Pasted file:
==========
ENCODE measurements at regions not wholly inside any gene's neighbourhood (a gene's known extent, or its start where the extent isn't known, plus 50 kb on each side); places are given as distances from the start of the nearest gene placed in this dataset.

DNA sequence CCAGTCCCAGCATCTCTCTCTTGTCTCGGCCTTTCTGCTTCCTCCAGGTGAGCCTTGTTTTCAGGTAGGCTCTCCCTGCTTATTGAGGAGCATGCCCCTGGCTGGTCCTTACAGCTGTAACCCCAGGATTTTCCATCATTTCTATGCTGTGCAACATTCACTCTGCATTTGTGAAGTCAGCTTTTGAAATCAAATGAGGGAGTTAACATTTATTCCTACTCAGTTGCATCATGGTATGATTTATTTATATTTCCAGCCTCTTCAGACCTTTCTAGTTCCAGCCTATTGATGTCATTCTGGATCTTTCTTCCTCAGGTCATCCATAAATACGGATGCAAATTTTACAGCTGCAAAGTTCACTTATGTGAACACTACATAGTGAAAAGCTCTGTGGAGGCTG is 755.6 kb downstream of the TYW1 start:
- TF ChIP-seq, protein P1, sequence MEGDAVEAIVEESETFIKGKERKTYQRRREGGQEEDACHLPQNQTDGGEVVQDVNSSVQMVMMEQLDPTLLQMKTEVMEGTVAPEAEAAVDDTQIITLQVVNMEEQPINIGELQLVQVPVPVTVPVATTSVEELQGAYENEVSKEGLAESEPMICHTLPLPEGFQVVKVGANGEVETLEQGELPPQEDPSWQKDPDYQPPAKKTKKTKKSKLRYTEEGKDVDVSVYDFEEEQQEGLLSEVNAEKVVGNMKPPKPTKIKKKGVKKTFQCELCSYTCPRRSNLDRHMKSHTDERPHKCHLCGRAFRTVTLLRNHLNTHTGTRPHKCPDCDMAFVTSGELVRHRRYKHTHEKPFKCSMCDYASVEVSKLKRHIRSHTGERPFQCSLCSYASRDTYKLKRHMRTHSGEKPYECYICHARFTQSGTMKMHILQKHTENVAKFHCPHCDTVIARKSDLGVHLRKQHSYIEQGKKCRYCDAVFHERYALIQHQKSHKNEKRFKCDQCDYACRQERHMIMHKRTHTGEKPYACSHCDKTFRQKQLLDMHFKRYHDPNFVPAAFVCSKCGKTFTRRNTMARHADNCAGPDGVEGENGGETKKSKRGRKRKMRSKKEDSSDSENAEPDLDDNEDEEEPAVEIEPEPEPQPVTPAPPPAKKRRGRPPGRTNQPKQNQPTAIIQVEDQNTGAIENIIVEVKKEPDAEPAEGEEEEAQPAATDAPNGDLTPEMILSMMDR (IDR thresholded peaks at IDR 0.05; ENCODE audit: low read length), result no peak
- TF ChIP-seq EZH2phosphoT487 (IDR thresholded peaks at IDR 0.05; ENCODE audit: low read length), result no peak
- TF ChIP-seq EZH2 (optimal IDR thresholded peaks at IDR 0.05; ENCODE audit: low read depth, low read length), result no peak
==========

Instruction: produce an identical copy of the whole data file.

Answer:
ENCODE measurements at regions not wholly inside any gene's neighbourhood (a gene's known extent, or its start where the extent isn't known, plus 50 kb on each side); places are given as distances from the start of the nearest gene placed in this dataset.

DNA sequence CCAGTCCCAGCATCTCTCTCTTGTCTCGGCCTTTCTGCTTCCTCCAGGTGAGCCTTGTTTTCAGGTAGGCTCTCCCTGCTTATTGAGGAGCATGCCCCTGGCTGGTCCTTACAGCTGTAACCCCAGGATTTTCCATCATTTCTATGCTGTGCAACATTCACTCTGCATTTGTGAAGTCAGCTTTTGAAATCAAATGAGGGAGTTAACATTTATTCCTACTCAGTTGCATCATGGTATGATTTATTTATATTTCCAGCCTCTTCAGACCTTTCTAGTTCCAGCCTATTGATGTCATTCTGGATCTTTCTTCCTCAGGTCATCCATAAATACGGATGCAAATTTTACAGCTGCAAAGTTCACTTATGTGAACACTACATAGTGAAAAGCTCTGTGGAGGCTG is 755.6 kb downstream of the TYW1 start:
- TF ChIP-seq, protein P1, sequence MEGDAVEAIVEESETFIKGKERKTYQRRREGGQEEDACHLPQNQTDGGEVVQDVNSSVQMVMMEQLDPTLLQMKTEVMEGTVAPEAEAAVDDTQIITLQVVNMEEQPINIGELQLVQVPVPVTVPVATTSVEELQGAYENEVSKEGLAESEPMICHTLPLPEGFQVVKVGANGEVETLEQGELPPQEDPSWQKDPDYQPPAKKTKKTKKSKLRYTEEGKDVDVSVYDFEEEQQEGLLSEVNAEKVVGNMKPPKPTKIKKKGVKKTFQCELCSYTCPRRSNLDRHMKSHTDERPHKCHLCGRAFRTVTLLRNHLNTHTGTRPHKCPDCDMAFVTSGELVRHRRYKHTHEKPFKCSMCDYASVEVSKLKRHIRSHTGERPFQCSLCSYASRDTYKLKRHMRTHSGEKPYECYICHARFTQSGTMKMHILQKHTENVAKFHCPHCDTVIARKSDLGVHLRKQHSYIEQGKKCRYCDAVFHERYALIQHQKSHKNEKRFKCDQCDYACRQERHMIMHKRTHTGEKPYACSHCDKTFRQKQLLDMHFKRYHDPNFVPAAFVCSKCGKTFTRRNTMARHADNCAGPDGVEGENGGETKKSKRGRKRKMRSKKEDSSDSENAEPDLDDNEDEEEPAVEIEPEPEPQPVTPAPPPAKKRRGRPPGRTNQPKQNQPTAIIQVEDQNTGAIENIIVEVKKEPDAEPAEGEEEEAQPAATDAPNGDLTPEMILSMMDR (IDR thresholded peaks at IDR 0.05; ENCODE audit: low read length), result no peak
- TF ChIP-seq EZH2phosphoT487 (IDR thresholded peaks at IDR 0.05; ENCODE audit: low read length), result no peak
- TF ChIP-seq EZH2 (optimal IDR thresholded peaks at IDR 0.05; ENCODE audit: low read depth, low read length), result no peak